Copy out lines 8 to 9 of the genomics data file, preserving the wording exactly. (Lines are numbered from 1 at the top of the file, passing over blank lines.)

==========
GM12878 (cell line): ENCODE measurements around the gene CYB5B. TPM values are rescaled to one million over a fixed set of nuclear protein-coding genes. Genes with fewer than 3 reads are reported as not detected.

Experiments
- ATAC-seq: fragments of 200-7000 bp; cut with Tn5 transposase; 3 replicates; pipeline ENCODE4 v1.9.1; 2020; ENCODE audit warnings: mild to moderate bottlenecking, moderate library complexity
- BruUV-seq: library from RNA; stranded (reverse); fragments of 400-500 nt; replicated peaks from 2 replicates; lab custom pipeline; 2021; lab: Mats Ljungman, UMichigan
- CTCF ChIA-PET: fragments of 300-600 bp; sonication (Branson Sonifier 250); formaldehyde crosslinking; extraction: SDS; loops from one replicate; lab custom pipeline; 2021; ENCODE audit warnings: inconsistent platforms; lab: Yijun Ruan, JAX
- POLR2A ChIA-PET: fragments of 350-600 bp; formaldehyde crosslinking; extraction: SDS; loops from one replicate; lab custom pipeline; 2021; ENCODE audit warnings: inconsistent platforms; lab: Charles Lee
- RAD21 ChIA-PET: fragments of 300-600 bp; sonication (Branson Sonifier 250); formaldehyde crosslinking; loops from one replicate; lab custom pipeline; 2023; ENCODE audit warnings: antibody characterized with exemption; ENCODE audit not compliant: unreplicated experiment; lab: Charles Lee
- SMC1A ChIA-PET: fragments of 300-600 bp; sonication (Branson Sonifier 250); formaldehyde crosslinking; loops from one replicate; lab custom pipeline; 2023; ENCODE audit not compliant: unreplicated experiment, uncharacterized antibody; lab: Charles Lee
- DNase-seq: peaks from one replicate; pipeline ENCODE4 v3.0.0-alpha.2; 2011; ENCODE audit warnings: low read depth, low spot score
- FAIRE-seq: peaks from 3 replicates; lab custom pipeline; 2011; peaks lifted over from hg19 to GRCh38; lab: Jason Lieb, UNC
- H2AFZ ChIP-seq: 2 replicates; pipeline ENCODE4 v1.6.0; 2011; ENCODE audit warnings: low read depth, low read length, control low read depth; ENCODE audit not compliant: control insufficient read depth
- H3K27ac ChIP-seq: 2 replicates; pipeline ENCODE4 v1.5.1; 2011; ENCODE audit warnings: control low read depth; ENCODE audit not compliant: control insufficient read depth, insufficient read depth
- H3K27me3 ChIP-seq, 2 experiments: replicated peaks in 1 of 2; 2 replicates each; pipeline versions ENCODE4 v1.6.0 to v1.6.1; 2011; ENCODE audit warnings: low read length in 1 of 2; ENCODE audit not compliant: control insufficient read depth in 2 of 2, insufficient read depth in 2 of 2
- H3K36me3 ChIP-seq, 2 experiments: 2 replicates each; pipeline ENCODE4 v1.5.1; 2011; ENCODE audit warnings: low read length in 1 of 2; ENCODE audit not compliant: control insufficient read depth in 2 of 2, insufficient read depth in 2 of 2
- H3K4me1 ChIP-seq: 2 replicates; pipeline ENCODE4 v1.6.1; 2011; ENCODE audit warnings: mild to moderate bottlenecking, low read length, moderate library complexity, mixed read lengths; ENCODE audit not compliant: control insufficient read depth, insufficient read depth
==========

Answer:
- SMC1A ChIA-PET: fragments of 300-600 bp; sonication (Branson Sonifier 250); formaldehyde crosslinking; loops from one replicate; lab custom pipeline; 2023; ENCODE audit not compliant: unreplicated experiment, uncharacterized antibody; lab: Charles Lee
- DNase-seq: peaks from one replicate; pipeline ENCODE4 v3.0.0-alpha.2; 2011; ENCODE audit warnings: low read depth, low spot score